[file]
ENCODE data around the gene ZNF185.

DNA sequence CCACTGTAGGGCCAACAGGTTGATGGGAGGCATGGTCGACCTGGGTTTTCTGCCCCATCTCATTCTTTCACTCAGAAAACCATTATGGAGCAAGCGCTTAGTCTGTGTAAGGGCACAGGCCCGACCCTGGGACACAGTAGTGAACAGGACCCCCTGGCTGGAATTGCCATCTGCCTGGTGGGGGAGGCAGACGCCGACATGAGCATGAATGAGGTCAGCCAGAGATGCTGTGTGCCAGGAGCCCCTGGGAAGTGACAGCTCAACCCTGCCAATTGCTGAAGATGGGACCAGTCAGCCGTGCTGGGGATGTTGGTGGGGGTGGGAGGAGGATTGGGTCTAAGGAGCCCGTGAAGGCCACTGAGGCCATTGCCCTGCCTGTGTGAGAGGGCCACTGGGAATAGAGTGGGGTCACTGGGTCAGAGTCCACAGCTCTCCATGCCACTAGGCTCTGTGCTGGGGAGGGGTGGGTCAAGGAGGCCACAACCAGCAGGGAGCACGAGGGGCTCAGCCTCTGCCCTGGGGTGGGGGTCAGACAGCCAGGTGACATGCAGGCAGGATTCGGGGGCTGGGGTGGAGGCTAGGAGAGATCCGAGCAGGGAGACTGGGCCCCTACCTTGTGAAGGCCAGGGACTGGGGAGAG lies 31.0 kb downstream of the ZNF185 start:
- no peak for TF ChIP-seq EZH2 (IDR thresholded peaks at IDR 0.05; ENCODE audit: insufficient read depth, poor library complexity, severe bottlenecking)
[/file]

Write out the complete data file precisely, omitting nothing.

ENCODE data around the gene ZNF185.

DNA sequence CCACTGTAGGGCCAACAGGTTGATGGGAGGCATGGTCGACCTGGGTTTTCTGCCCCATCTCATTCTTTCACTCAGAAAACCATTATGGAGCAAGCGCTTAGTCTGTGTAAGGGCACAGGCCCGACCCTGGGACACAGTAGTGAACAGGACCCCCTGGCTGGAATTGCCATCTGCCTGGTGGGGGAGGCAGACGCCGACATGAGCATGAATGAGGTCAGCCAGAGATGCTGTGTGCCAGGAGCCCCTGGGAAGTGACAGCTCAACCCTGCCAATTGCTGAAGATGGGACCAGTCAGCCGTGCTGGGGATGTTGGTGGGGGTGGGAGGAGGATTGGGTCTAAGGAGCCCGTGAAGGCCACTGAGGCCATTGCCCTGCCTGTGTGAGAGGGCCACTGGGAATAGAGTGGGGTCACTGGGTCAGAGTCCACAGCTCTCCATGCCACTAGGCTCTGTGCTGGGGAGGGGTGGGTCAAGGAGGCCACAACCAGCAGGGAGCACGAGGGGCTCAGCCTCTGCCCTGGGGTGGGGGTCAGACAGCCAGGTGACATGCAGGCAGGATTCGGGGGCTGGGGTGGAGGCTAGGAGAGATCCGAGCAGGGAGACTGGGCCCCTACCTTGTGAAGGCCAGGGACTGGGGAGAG lies 31.0 kb downstream of the ZNF185 start:
- no peak for TF ChIP-seq EZH2 (IDR thresholded peaks at IDR 0.05; ENCODE audit: insufficient read depth, poor library complexity, severe bottlenecking)